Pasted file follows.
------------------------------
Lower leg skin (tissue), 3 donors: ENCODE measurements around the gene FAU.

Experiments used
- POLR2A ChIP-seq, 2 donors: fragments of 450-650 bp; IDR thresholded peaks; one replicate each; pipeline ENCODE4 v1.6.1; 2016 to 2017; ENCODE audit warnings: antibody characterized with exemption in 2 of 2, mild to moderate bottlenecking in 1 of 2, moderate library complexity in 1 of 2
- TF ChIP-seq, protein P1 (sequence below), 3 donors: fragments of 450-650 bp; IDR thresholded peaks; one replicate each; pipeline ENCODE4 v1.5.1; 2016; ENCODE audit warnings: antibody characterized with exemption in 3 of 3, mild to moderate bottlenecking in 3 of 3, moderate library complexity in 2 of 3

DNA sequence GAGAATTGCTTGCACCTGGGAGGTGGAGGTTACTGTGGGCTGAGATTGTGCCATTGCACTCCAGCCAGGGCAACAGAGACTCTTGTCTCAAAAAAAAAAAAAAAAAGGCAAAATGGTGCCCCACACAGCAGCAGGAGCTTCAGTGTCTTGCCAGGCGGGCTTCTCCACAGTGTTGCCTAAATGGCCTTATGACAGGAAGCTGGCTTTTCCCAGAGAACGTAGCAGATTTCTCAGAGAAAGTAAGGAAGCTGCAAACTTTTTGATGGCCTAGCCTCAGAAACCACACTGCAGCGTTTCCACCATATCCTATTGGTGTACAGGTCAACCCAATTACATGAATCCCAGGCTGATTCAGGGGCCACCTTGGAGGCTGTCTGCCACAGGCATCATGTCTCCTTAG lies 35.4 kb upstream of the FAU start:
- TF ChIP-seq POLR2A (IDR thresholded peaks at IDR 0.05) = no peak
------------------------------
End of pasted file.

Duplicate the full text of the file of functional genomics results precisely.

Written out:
Lower leg skin (tissue), 3 donors: ENCODE measurements around the gene FAU.

Experiments used
- POLR2A ChIP-seq, 2 donors: fragments of 450-650 bp; IDR thresholded peaks; one replicate each; pipeline ENCODE4 v1.6.1; 2016 to 2017; ENCODE audit warnings: antibody characterized with exemption in 2 of 2, mild to moderate bottlenecking in 1 of 2, moderate library complexity in 1 of 2
- TF ChIP-seq, protein P1 (sequence below), 3 donors: fragments of 450-650 bp; IDR thresholded peaks; one replicate each; pipeline ENCODE4 v1.5.1; 2016; ENCODE audit warnings: antibody characterized with exemption in 3 of 3, mild to moderate bottlenecking in 3 of 3, moderate library complexity in 2 of 3

DNA sequence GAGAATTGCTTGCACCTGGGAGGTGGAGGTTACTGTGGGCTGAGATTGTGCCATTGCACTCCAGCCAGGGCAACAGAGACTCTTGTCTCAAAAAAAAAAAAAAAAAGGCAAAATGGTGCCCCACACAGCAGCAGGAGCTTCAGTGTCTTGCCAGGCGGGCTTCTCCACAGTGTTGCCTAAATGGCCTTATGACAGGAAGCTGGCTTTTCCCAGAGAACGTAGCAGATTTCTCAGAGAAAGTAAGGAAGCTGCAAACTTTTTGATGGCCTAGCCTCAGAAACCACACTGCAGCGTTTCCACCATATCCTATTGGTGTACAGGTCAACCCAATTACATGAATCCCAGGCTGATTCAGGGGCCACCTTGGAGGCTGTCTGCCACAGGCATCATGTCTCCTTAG lies 35.4 kb upstream of the FAU start:
- TF ChIP-seq POLR2A (IDR thresholded peaks at IDR 0.05) = no peak